Jun 252009
 

Remember that era when there was still some romance left in the European Cup, that time before the money men took over and UeFa capitulated to pay-per view?

Back in 1980/81 Limerick United went into the hat for the European Cup draw after being crowned LOI champions for the second time in their history the previous season.

Would it be a trip to the arsehole of eastern European to take on Dynamo whatever – or maybe the mighty Reds of Liverpool?

Nope, it was neither. Limerick were drawn against the aristocrats of world soccer, Real Madrid, home and away. The Galacticos were coming to town. Well not quite, because Limerick soccer chiefs decided to play the first leg to Landsdowne Road, Dublin. Imagine if we had them in Thomond Park lads?

Just over 6,000 showed up to watch Lims play Madrid off the field only to lose out 2-1 – Limerick’s Johnny Matthews  being denied a perfectly legitimate goal following a dodgy linesman’s flag. The Spaniards were also awarded a dubious penalty at IRFU headquarters.

Des Kennedy netted for Limerick in Dublin and he also rattled the rigging in the Bernabeau in the return leg, which Madrid won 5-1 to advance to the 2nd round 7-2 on aggregate. Does anyone know of another Irishman who scored home and away against Real Madrid in the European Cup? Don’t bother googling because there is none.

Incidentally, Madrid conceded just four goals en route to the European Cup final that year where they were beaten 1-0. And it was another Kennedy, Alan, of the mighty Liverpool, who netted the only goal of the game for the Merseyside giants in Paris.

Those were the glory days. But these days the club is in financial difficulty and needs your help. As the mighty Munster routinely fill Thomond Park with 26,000 supporters, Limerick FC eke out an existence on average crowds of 400.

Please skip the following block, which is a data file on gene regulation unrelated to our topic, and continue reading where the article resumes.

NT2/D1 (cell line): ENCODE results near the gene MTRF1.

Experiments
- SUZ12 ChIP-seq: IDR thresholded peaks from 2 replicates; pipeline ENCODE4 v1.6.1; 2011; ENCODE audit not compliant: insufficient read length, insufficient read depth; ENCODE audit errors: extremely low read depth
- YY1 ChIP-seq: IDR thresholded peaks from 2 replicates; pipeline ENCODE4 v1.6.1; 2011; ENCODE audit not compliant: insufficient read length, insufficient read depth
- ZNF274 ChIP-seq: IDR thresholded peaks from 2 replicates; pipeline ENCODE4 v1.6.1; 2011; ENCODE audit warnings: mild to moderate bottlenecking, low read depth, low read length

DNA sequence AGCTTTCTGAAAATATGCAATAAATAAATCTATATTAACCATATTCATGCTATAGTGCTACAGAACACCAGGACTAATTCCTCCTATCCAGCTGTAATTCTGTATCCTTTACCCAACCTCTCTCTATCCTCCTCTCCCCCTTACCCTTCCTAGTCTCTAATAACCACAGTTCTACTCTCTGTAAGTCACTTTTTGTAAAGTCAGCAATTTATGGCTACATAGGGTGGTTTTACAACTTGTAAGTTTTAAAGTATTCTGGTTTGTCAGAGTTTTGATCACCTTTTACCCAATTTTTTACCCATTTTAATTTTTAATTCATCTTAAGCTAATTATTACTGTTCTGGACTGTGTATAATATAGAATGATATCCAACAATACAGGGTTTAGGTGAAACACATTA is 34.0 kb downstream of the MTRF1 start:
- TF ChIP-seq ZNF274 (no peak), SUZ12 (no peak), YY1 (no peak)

They currently occupy a mid-table position in the First Division.

Manager Pat Scully, the former Shamrock Rovers boss, has put a fine young side together and the club have unveiled some very ambitious plans for the future. However, the financial situation at the club is rapidly becoming untenable. Jack McCarthy, a New Jersey based lawyer, is Chairman of Limerick FC and has very generously dipped into his own pocket to keep the club afloat. But McCarthy, who has family ties in Kilkenny and Clare, has stressed the importance of further funding to reach their goal of self sufficiency.

The club needs €70,000 immediately and has already received significant contributions from local business people. A lottery has been set up for ordinary supporters to help out at a cost of â€21 per month, and all other voluntary contributions will be welcomed to help the club survive.

  6 Responses to “Limerick FC appeals for money to survive”

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  1.  

    hmmmmmm………..

    I appreciate your knowledgeable post on Des Kennedy’s record and I do appreciate your intentions here. I know Des well and I’m sure he would appreciate your efforts here. I cannot however lend support to a group which cannot agree among themselves as to who holds sway in who has the power of attorney in the matter of the field they play on!

    Fr. Joe et al do not impress me one iota and I would not trust them with a tenner at the bar! Now maybe McCarthy got rid of him and if he’s gone then I’ll look at it again but I don’t know where they stand there so I cannot help out without that information.

    But I do hope the club can survive the grubby peevishness.

    http://www.limerickfc.ie/fixtures/futsal.html

  2.  

    Why don’t they d what they always do and change their name? I don’t think they’ve tried Rovers yet… ;-)

  3.  

    Father Joe is well gone.

  4.  

    I was at the recent cup game against St Pats and wanted to buy one of their jerseys, on enquiring at the shop in the grounds (which had a nice pile of them on a shelf in full display) was told ‘oh we’re not selling them at the moment. maybe after the match. you can however buy a mars bar or a bottle of coke’. No lie!

    I didn’t bother enquiring after the match, my enthusiasm for said purchase had waned.

    I don’t begrudge them any funds they need however. It’s a miracle they have survived on a shoiestring for so long and have some very dedicated volunteers.

  5.  

    Don’t knock name-changes. They always worked for me.

    (Eh, I mean for him!)

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